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Google takes on "fake news" by adding fact check feature to search results

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Google is continuing its assault on "fake news" by expanding its fact check feature to global search results, in a bid to highlight more trustworthy sources of information.

The company will give more prominence to "authoritative sources" in results, along with a summary of fact-checked claims.

It follows similar action from Facebook, which announced this week it would be introducing a new News Feed tool that contains guidance on how to uncover false stories.

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Google, which added the fact check feature to its news results service last year, says it will now be using the same algorithm to fact-check regular search results.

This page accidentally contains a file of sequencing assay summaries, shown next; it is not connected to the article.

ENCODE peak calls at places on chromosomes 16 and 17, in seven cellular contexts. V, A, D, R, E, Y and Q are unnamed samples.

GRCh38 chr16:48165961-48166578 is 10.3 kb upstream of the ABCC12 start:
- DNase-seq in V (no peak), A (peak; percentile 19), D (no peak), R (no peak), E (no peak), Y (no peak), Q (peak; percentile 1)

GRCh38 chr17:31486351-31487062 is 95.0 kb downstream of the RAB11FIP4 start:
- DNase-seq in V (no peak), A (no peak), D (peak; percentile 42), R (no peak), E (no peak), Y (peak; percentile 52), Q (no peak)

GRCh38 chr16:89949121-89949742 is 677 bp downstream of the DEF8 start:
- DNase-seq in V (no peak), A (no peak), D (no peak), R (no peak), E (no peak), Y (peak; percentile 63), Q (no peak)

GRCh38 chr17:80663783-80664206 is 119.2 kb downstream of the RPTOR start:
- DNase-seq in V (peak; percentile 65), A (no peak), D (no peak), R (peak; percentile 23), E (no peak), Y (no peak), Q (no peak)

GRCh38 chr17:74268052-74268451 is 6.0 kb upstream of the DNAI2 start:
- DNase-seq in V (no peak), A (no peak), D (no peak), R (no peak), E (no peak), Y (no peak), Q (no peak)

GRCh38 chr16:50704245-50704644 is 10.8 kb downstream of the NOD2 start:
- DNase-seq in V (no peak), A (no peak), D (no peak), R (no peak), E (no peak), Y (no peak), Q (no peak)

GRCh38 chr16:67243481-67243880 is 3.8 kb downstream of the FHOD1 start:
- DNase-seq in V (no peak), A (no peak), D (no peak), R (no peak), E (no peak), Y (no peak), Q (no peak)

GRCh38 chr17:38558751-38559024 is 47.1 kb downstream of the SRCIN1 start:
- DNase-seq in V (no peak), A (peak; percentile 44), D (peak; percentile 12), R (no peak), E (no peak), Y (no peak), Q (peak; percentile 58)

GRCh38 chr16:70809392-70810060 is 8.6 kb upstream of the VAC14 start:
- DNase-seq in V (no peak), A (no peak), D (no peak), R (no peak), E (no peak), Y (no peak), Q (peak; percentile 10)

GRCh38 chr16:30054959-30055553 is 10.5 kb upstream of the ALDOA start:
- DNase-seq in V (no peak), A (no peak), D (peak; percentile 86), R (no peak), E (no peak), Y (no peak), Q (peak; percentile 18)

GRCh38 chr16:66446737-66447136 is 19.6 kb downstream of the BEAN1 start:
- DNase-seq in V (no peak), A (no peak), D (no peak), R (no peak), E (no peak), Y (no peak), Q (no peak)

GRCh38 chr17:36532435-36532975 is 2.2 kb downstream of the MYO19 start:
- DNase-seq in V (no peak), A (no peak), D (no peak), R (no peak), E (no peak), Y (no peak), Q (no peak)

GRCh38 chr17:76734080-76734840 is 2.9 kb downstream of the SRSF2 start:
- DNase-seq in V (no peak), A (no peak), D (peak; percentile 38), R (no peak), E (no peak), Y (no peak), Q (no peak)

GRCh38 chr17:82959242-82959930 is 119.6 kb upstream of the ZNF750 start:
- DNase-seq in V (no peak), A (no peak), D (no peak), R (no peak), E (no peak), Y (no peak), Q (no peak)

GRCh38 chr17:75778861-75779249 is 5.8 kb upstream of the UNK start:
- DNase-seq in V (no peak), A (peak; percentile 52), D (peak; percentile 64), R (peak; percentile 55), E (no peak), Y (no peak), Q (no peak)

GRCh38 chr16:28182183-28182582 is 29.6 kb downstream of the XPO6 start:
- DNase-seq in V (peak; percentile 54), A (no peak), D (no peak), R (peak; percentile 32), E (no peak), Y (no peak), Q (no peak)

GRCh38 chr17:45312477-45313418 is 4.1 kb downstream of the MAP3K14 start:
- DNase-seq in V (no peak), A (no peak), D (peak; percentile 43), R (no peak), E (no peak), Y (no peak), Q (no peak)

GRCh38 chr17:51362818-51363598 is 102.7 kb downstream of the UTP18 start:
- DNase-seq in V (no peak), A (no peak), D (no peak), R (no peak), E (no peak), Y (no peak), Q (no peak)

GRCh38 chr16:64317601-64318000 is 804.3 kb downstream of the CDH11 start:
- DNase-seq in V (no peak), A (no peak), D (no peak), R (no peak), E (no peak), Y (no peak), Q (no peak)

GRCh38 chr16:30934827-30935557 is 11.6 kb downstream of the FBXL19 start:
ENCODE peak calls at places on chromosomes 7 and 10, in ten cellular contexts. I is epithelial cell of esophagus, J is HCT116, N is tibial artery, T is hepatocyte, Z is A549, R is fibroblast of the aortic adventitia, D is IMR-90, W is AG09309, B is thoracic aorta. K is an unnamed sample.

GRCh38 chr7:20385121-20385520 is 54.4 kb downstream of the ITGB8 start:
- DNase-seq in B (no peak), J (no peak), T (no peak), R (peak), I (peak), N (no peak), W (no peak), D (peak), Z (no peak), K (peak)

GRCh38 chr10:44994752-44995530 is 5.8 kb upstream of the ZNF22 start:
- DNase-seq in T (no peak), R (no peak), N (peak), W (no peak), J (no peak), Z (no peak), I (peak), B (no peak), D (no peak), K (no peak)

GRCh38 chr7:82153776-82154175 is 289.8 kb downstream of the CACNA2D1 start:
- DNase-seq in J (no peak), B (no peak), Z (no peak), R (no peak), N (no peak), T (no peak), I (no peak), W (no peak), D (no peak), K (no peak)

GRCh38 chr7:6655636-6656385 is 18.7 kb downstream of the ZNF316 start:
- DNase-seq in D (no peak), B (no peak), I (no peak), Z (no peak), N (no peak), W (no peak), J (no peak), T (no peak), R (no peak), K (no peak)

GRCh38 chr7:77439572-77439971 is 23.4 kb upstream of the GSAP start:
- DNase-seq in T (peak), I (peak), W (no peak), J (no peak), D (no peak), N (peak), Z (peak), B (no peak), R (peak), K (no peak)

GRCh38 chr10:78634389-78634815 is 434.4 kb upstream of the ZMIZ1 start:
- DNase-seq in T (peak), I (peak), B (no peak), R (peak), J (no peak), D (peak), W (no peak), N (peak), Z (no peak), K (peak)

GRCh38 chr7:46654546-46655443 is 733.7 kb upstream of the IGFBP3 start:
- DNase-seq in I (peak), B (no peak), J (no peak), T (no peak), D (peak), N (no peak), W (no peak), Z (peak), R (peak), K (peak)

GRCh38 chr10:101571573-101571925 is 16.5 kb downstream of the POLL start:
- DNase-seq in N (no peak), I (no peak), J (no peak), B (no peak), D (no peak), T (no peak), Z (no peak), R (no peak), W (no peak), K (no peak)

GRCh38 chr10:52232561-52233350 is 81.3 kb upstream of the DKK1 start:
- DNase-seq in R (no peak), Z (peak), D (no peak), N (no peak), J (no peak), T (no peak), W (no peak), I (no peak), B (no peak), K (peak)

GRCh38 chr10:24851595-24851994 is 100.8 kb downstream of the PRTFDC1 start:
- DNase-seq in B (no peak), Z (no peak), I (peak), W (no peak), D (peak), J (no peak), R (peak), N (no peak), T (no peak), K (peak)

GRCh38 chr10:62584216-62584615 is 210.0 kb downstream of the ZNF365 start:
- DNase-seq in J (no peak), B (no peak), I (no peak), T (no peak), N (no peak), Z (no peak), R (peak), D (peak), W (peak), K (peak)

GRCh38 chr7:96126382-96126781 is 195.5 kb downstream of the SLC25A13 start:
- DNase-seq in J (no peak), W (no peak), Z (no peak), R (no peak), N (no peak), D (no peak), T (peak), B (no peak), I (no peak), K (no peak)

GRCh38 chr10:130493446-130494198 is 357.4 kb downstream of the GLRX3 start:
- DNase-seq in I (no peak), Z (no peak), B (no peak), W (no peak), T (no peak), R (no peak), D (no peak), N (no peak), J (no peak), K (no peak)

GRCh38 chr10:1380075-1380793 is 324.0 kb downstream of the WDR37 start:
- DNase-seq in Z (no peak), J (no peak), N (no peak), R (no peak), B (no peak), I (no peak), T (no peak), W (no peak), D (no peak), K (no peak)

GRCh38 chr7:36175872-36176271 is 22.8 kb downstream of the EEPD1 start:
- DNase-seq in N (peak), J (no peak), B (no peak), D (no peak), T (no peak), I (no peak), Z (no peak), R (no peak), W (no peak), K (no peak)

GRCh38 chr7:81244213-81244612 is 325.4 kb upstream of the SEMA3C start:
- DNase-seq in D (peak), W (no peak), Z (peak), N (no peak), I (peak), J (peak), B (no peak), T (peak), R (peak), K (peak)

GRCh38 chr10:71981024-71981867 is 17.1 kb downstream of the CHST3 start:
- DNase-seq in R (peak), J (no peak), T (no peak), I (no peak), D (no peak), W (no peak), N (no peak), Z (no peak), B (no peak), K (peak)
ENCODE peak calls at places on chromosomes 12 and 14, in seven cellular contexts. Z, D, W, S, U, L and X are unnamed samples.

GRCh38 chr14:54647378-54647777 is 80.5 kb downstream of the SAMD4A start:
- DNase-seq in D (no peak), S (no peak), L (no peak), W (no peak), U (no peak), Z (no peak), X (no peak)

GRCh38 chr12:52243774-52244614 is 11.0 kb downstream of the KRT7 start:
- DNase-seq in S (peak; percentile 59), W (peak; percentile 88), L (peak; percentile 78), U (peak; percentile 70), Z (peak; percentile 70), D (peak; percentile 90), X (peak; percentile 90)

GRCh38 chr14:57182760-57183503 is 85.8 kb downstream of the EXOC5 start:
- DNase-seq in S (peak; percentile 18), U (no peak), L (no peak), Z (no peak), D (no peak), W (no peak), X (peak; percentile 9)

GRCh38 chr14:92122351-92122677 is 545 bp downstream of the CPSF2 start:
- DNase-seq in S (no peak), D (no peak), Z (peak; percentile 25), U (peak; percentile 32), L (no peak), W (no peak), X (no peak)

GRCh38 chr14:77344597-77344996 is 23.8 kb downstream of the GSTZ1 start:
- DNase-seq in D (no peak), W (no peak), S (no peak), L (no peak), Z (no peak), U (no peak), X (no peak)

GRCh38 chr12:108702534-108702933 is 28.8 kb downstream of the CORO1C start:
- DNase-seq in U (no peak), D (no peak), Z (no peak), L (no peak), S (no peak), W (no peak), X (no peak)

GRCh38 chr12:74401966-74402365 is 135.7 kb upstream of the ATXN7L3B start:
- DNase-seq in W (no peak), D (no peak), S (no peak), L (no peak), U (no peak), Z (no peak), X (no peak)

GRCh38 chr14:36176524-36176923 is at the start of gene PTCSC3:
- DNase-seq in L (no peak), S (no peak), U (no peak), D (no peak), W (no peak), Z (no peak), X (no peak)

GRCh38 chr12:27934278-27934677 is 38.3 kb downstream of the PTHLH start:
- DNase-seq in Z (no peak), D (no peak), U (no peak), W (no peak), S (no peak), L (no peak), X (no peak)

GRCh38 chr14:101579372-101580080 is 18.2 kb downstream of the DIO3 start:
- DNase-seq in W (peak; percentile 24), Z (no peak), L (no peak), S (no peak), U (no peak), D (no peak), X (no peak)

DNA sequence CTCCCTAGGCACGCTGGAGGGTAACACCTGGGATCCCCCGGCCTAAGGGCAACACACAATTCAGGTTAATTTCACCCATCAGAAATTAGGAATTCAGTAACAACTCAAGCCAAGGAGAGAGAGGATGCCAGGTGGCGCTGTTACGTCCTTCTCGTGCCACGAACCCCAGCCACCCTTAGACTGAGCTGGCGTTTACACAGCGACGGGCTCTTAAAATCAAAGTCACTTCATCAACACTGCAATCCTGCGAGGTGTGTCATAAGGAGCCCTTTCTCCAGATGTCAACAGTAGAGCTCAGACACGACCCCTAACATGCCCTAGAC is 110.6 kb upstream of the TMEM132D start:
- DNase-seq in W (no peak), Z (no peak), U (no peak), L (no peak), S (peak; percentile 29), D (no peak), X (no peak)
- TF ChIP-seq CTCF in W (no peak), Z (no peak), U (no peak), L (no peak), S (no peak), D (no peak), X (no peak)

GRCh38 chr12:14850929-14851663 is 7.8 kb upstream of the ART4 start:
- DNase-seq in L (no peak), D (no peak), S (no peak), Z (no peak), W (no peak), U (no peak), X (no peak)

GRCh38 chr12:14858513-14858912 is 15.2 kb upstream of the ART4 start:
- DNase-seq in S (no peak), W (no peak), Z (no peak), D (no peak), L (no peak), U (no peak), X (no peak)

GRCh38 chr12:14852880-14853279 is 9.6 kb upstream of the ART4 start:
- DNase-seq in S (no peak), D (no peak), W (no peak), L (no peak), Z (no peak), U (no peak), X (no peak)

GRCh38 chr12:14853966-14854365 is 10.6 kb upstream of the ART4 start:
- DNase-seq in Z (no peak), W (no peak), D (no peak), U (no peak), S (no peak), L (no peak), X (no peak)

The company also says there will be a summary of the fact-checked statements with indicators to show whether they have been judged true or false.

When first introduced for news results last October, the “Fact Check” tag on news stories helped identify articles that "include information fact checked by news publishers and fact-checking organizations."

In other words, Google wasn't doing the fact checking itself, relying instead on other sites and resources to fact check the information and displaying the outcome within news story results.

Now, as the company explains in a blog post, the feature is available in regular search results, and news story results in more countries.

As the post explains: "This information won’t be available for every search result, and there may be search result pages where different publishers checked the same claim and reached different conclusions. These fact checks are not Google’s and are presented so people can make more informed judgements."

Facebook's new tool, created in partnership with non-profit group First Draft and announced this week, gives users access to tips on how to spot fake news, like checking the URL of a website, investigating the source, and looking for other reports on the same topic.

Let us know what you think of Google's latest tactic in the battle against "fake news" in the comments.

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